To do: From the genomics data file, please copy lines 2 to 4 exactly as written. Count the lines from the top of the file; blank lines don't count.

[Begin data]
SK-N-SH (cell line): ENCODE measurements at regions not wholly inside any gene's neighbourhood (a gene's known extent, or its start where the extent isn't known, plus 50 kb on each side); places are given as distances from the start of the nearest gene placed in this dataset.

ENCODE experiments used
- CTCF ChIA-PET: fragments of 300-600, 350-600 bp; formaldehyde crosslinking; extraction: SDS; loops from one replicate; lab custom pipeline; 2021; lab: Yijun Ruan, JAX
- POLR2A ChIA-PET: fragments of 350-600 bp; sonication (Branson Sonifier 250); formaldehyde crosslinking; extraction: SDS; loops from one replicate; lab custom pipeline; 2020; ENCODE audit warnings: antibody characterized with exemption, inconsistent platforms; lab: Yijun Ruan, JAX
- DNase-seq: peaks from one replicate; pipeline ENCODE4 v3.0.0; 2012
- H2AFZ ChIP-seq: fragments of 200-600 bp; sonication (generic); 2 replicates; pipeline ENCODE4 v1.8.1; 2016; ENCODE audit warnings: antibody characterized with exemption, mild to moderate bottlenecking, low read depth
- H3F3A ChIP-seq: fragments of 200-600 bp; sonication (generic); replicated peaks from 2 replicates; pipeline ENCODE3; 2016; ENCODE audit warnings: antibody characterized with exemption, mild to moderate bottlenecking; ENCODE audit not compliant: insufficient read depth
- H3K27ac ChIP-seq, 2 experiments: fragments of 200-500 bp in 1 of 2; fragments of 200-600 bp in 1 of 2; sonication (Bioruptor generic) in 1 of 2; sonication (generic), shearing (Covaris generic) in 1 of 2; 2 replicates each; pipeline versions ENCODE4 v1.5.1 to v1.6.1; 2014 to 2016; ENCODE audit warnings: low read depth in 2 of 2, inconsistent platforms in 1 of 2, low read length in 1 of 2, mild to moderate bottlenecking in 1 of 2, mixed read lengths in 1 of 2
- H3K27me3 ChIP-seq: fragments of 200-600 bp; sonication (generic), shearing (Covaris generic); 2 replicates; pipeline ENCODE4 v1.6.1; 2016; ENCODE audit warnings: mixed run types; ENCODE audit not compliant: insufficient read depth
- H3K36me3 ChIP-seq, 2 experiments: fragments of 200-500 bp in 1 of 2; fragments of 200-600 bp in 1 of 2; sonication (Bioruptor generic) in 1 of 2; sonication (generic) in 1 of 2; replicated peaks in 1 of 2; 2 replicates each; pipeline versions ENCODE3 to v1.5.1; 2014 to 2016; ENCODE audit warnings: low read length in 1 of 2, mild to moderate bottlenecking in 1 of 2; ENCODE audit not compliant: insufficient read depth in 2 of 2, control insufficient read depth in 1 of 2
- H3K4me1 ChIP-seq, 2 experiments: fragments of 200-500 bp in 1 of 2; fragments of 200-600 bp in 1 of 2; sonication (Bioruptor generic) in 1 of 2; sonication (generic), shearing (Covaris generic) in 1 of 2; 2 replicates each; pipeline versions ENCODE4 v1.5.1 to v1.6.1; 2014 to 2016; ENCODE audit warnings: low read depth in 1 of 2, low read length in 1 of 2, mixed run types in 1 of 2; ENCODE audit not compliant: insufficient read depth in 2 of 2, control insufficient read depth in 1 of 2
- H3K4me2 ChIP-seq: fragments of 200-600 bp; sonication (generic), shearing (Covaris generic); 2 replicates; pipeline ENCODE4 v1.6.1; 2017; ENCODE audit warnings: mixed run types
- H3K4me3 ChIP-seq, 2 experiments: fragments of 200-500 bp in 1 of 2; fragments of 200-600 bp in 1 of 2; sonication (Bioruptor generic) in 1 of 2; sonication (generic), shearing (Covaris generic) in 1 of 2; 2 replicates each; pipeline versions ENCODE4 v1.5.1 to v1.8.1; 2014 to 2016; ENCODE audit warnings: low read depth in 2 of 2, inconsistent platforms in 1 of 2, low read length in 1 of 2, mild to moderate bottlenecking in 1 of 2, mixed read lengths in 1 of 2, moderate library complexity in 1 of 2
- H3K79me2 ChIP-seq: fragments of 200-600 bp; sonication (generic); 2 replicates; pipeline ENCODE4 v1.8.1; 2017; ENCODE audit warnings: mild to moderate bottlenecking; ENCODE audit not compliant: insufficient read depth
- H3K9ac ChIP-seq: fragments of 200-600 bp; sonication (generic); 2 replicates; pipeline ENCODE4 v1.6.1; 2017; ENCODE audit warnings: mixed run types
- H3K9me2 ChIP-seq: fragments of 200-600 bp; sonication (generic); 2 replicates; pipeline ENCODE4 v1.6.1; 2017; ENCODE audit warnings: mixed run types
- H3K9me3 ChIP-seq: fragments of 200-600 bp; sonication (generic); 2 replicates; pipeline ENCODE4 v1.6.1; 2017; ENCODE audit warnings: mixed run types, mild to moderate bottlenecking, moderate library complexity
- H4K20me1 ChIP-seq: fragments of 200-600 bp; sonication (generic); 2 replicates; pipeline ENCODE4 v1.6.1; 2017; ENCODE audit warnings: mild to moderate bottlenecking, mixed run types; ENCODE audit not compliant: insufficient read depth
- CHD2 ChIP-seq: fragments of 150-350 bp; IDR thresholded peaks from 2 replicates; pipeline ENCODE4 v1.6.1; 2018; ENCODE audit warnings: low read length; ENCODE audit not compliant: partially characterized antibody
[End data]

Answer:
ENCODE experiments used
- CTCF ChIA-PET: fragments of 300-600, 350-600 bp; formaldehyde crosslinking; extraction: SDS; loops from one replicate; lab custom pipeline; 2021; lab: Yijun Ruan, JAX
- POLR2A ChIA-PET: fragments of 350-600 bp; sonication (Branson Sonifier 250); formaldehyde crosslinking; extraction: SDS; loops from one replicate; lab custom pipeline; 2020; ENCODE audit warnings: antibody characterized with exemption, inconsistent platforms; lab: Yijun Ruan, JAX